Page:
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European Pine Sawfly Diagnostic Guide

Neodiprion sertifer

The European pine sawfly, Neodiprion sertifer, is an introduced pest that was first found in New Jersey in 1925. It has since spread throughout the Eastern U.S and as far west as Minnesota and south to Missouri. The European pine sawfly affects a variety of pine species. The caterpillar-like larval stage of this insect feeds on the old needles of pine trees in early spring, but not the newly developed needles. This does not kill the host plant, but it can cause a “bottle brush” appearance, which can affect the aesthetic value.

Trees at Risk

Pines including mugo pine, scots pine, red pine, jack pine, and Japanese red pine.

Mugo Pine

Scots Pine

Jack Pine

Japanese Red Pine

Red Pine

Signs of Damage

  • Yellowing of needle clusters which have been skeletonized by young larvae.
  • Shoot death or deformation.
  • Old foliage is consumed, but new needles develop normally leaving a “bottle brush” appearance.
  • Stunted tree growth.
European Pine Sawfly Signs

John A. Weidhass, Virginia Polytechnic Institute and State University, Bugwood.org

Physical Appearance

  • Caterpillar-like larvae are grayish-green and have a light stripe down the back and a light stripe along each side followed by a dark green stripe.
  • Larvae range from 1/8”–1” long.
  • 3 pairs of thorasic legs.
  • Larvae have black heads.
European Pine Sawfly Signs

Louis-Michel Nageleisen, Departement de la Sant des Forts Bugwood.org

European Pine Sawfly Signs

A. Steven Munson, USDA Forest Service, Bugwood.org

Biology

  • Eggs hatch in late April to mid-May and larvae feed until mid-June.
  • By mid-June larvae drop to the ground and spin brown cocoons in the leaf litter at the base of the tree.
  • Pupation occurs within the cocoons in mid-August.
  • Adults emerge late August through October.
  • Females create slits on the edge of the needle and lay eggs by inserting them into the slits.
  • Eggs overwinter in slits of the needles where they were laid.
  • One to two generations per year.

Treatment Strategy

Fall applications of Xytect™ are the primary recommendation for sawfly, due to the pest’s early spring emergence and feeding. If Xytect™ soil applications were not applied in the fall, an early spring Transtect™ application as the ground thaws will provide control for the current year. Begin inspecting for larvae and branches that have been stripped of needles in early April. Management of this pest is best when larvae are small.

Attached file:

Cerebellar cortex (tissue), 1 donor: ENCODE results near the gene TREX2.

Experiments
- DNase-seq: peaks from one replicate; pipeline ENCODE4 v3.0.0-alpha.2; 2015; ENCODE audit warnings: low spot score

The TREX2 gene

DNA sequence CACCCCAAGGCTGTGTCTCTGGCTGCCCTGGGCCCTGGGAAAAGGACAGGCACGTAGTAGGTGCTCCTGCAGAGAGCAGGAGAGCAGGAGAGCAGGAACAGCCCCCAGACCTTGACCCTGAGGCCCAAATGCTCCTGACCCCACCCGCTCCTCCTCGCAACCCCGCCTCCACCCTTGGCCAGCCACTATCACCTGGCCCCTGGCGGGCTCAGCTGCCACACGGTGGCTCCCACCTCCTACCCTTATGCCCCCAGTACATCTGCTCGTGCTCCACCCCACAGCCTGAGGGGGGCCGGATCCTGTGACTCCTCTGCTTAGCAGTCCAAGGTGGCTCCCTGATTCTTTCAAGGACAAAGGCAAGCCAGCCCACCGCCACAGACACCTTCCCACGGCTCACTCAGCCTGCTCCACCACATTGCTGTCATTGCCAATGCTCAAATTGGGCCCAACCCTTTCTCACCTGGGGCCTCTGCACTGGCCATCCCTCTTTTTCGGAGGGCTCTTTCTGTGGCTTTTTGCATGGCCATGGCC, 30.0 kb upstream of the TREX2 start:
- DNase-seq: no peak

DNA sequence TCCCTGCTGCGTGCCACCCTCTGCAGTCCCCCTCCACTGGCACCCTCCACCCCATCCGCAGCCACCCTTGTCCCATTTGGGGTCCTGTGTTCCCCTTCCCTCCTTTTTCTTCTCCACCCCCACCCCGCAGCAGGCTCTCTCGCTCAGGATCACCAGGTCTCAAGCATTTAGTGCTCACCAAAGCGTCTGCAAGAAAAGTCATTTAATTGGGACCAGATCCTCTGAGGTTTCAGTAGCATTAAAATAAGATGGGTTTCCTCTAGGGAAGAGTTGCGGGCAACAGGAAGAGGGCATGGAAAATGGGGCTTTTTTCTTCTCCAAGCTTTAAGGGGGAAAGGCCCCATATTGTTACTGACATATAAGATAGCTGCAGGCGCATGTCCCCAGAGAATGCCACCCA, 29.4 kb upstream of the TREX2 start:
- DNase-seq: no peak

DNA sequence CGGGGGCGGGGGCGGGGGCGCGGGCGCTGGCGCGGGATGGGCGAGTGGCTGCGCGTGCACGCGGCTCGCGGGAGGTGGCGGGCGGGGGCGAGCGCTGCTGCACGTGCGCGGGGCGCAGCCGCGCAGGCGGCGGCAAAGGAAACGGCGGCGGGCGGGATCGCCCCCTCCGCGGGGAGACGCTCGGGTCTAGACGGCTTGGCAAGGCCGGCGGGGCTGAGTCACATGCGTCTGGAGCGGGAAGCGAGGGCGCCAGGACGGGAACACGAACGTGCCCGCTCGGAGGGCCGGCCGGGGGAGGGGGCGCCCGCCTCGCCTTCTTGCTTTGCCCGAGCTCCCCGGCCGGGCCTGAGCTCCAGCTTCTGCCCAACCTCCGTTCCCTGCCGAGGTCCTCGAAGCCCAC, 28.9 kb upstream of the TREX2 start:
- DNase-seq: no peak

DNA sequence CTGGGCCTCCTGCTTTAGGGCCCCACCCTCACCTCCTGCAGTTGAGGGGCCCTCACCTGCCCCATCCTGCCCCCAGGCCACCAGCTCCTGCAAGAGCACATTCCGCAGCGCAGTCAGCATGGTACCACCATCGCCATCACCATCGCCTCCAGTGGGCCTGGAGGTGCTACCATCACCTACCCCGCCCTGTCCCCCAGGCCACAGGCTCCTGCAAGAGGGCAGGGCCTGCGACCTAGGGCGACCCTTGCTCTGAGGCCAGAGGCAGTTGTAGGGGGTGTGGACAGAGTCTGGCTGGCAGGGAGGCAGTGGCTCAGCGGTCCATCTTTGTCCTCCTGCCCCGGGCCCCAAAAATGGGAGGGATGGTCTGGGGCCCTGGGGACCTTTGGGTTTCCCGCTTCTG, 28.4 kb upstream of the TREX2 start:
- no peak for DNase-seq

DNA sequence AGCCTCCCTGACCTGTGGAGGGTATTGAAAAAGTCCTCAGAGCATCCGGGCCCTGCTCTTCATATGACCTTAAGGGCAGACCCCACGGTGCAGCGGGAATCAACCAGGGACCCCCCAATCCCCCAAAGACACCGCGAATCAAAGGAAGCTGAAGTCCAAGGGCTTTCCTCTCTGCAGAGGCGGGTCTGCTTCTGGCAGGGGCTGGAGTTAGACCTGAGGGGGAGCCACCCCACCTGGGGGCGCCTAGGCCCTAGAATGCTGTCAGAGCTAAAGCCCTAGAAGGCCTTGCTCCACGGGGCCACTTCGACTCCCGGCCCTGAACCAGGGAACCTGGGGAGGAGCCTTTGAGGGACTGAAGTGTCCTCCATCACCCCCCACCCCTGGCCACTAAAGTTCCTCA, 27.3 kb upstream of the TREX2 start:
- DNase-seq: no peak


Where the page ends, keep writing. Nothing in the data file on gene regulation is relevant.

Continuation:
• Soil Application using Xytect 2F

    Dosage: 3-6 mL/inch DBH
    Timing: Late fall prior year
    Re-Treatment: Annual
    Xytect 2F
    Xytect 2F
    $69.60
  • Soil Application using Transtect

    Dosage: 1 packet treats 5 inches DBH
    Timing: Early spring
    Re-Treatment: Annual
    Transtect
    Transtect
    $326.00
  • Foliar Spray using Transtect

    Dosage: 1 packet treats 5 inches DBH
    Timing: Early spring
    Re-Treatment: Annual
    Transtect
    Transtect
    $326.00
  • Foliar Spray using Carbaryl 4L

    Dosage: 1 qt/100 gal of water
    Timing: Spring
    Re-Treatment: Annual
    Carbaryl 4L
    Carbaryl 4L
    $146.33
  • Foliar Spray using Conserve

    Dosage: 6oz/100 gal of water
    Timing: Spring
    Re-Treatment: Annual
    Conserve
    Conserve
    $136.08
  • Soil Application using Xytect 75WSP 22 packets

    Dosage: 1 packet/24-48” DBH
    Timing: Apply spring or fall
    Xytect 75WSP 22 packets
    Xytect 75WSP 22 packets
    $148.00

Treatment Expectations

When used preventatively, Xytect™ is extremely effective in controlling small larvae. Foliar applications can also be expected to yield acceptable results, provided applications are timed with relatively small larvae sizes. Once mid-summer is reached and larvae are large, control is more difficult to obtain.

A Diagnostic Guide is designed to help you identify a pest issue and management solutions. Always refer to product label for all rates and approved uses. Some images courtesy forestryimages.org. Use of the images does not imply endorsement of treatments by forestryimages.org

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